Nov 14, 2010

Roasted brussels sprouts with maple-mustard glaze

One of my favorite recipes for Thanksgiving has always been Brussels sprouts with maple-mustard sauce, from the now out-of-print Thanksgiving Dinner by Anthony Dias Blue. However, that recipe called for boiling the Brussels sprouts and marinating them in a lot of sauce.  This year I wanted to try roasting them and using the sauce as more of a glaze. The result?  Pure sprout perfection.

These Brussels sprouts are only a tad sweet, since the mustard and lemon juice balance out the maple syrup. In fact, the mustardyness (I know, that’s not a word, but I’m using it anyway) helps this dish cut through the sweetness and richness of the traditional holiday meal. Another thing I love about this dish is that it’s great served at room temperature, so you can cook it a few hours ahead and cut down on your Thanksgiving panic attacks! I’m not the only one who has those, right?

And if you’re a Brussels Sprout hater, scroll down for more healthy Thanksgiving vegetable ideas.

Roasted Brussels Sprouts with Maple-Mustard Glaze

2 pounds Brussels sprouts, trimmed

1½ tablespoons lemon juice

1 ½ tablespoons Dijon mustard (use a gluten free mustard if you prefer)

1½ tablespoons coarse-ground mustard (use a gluten free mustard if you prefer)

1½ tablespoons maple syrup

3 tablespoons olive oil

Salt and pepper to taste.

Heat the oven to 400 degrees.

In a large bowl, whisk the lemon juice, mustards and maple syrup, and add salt and pepper to taste. Gradually whisk in the olive oil.  Add the Brussels sprouts and stir to coat.

Remove with a spoon and place on a large baking sheet, reserving extra sauce from the bottom of the bowl.  Roast until very dark and just tender, about 40 minutes. Toss with remaining sauce and serve hot or at room temperature.

Serves 6

Other Cathy-approved Thanksgiving vegetable recipes you might want to try:

Healthy Green Bean Casserole with Pumpkin Seed Crumble. A lighter take on the traditional green bean casserole (except I’d substitute lowfat milk here)

Spinach with lemon and currants from Sunset magazine. Interesting in that it includes minced lemons – I’ve never seen that before.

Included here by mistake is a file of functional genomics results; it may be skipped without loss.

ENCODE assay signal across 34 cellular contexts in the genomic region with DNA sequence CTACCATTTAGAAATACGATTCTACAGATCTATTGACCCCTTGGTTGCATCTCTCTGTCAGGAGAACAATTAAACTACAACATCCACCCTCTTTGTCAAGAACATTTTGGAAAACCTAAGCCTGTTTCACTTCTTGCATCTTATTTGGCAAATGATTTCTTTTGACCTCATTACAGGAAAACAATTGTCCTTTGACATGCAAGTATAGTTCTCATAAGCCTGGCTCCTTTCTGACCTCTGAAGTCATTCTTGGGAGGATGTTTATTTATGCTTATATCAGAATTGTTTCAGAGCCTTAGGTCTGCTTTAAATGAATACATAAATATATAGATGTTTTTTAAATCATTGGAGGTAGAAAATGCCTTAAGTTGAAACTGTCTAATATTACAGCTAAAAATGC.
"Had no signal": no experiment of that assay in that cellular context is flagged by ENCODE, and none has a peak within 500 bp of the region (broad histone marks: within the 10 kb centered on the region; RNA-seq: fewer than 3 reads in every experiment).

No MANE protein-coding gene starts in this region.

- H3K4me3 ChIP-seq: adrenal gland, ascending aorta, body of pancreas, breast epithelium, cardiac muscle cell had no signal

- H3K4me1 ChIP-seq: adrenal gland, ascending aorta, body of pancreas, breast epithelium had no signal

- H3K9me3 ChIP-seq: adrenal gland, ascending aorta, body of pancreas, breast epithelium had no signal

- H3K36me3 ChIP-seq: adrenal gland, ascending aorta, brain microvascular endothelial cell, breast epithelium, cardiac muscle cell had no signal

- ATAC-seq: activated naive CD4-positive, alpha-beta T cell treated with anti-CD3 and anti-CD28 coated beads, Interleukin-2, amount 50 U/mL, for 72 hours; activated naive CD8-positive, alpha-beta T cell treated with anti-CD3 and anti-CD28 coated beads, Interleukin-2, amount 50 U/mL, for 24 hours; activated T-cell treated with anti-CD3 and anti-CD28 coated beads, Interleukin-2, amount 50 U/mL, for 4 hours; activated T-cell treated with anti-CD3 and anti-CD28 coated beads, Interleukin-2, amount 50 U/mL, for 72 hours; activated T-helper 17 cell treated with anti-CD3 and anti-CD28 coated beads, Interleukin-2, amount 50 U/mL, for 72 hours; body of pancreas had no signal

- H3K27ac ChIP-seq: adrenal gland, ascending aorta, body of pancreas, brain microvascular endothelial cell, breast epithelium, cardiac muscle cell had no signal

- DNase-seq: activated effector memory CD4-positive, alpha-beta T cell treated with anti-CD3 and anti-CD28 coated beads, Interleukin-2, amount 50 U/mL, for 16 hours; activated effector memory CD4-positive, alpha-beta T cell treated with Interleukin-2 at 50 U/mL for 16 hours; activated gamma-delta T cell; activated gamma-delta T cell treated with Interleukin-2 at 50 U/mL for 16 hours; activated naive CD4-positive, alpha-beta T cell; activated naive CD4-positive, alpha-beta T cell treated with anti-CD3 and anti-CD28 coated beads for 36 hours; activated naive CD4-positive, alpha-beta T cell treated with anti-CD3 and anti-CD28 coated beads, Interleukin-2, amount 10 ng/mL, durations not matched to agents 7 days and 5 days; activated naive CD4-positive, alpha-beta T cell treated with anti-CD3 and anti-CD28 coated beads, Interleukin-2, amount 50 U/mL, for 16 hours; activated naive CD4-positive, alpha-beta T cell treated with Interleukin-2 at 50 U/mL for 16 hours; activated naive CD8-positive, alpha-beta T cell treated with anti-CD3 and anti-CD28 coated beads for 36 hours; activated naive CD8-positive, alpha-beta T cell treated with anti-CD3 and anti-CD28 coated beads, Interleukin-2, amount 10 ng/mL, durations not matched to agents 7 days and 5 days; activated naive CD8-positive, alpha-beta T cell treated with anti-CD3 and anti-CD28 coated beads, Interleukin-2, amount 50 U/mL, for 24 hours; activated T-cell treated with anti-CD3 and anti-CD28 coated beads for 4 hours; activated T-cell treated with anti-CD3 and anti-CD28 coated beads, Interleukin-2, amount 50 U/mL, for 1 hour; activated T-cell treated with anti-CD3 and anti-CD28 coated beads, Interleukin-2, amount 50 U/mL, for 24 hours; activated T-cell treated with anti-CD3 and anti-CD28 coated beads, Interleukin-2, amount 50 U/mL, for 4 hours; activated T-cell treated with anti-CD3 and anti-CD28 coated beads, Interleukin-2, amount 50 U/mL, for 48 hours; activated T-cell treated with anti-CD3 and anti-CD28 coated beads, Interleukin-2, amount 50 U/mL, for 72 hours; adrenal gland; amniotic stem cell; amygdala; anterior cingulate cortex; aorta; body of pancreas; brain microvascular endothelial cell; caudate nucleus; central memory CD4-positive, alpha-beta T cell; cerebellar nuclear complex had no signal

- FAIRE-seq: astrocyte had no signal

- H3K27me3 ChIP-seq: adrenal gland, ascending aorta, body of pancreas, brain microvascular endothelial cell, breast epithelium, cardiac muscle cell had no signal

Roasted Root Vegetables with Chestnuts and Quince. I was surprised to see this in Redbook magazine, of all places. The combination of beets, quince, chestnuts and other vegetables is unusual and intriguing.


  • Rainier Wolfcastle

    Looks great, and my wife loves Brussels sprouts. How much oil do you use? I’m guessing about 1/3 cup?


  • whatwouldcathyeat

    Oops, somehow I left out the olive oil amount! I have corrected the recipe – I used 3 tablespoons. It would probably be ok with 2 tablespoons, too.

  • I LOVE roasted brussels sprouts, and the addition of maple syrup and mustard sounds delicious. Will have to try this recipe soon!

  • Carolyn

    Looking forward to trying this for Thanksgiving

  • Mmmm! I have been craving Brussels sprouts for a few days (weird, right?). I’ve never seen them prepared this way. It sounds incredible!

  • these little kittens are adorable :)
    I will sure give this recipe a shot

  • whatwouldcathyeat

    I know, love my kitty salt and pepper shakers! An acquisition from my trip to Maine this summer. I also accept donations of vintage photo props :)

  • […] night I made this Brussel Sprout recipe and it was pretty good. I mean Mr. Gaunt use to say he hated Brussel sprouts, now he eats a meal […]

  • […] had an intense craving for Brussels sprouts but didn’t feel like making my usual mustard-maple syrup vinaigrette version, as much as I adore that. Something simple like lemon sounded good, but…damn, no […]

  • I am very interested is trying some of your recipes, especially the ones I could use for Thanksgiving. My husband had a heart attack a week ago and we are working to change his diet, and mine , to a healthier one. I did not see the statistics on the calories or fat grams when I looked at the recipes. Do you include them anywhere on the recipes?

    Thanks for you reply, Mary Lou Stines

  • whatwouldcathyeat

    Hi Mary Lou. No I don’t provide fat or calorie counts. But there are sites online where you can input the ingredients and get that information. I just cook with heart-healthy ingredients and try to not bog down my life with numbers. That’s just me!

  • Thanks for the speedy rely. Wow , your story is pretty fascinating. Good for you in your fight to stay healthy and eat wonderful tasty dishes! Just a quick browsing of the site makes me hungry!

    I will try some things that sound great. I guess by reading the recipes and dozens of other heart healthy ones I can get a good guess on the fat grams and calories. My hubby has 40 more pounds to lose after his stent operation last week.

    Will let you know my success when I try one.

    Thanks, Mary Lou

  • Sharon Bryant-Perry

    I made this and it was great!!! I added one thing…cubed apples; about an inch square. A chef told me over thirty years ago that the secret for taking sharp, sometimes bitter taste out of a brussel sprout, is to always add apples or saute in apple juice and butter. The apple really does make the brussel sprout kid friendly.

  • […] LOVE roasting brussels sprouts, and I think I might try out something like this maple-mustard glazed version this […]

  • Mary Silver

    Wow. These have become a staple in our home in just 2 weeks. My husband asks for them and has told friends and co-workers about them. This is probably the most successful new recipe I’ve introduced into our meals in a really long time. It’s also very simple to prepare and all of the ingredients are usually in my home already. Big thank you!

  • whatwouldcathyeat

    I love those, too! They are always on my Thanksgiving table.

Leave A Comment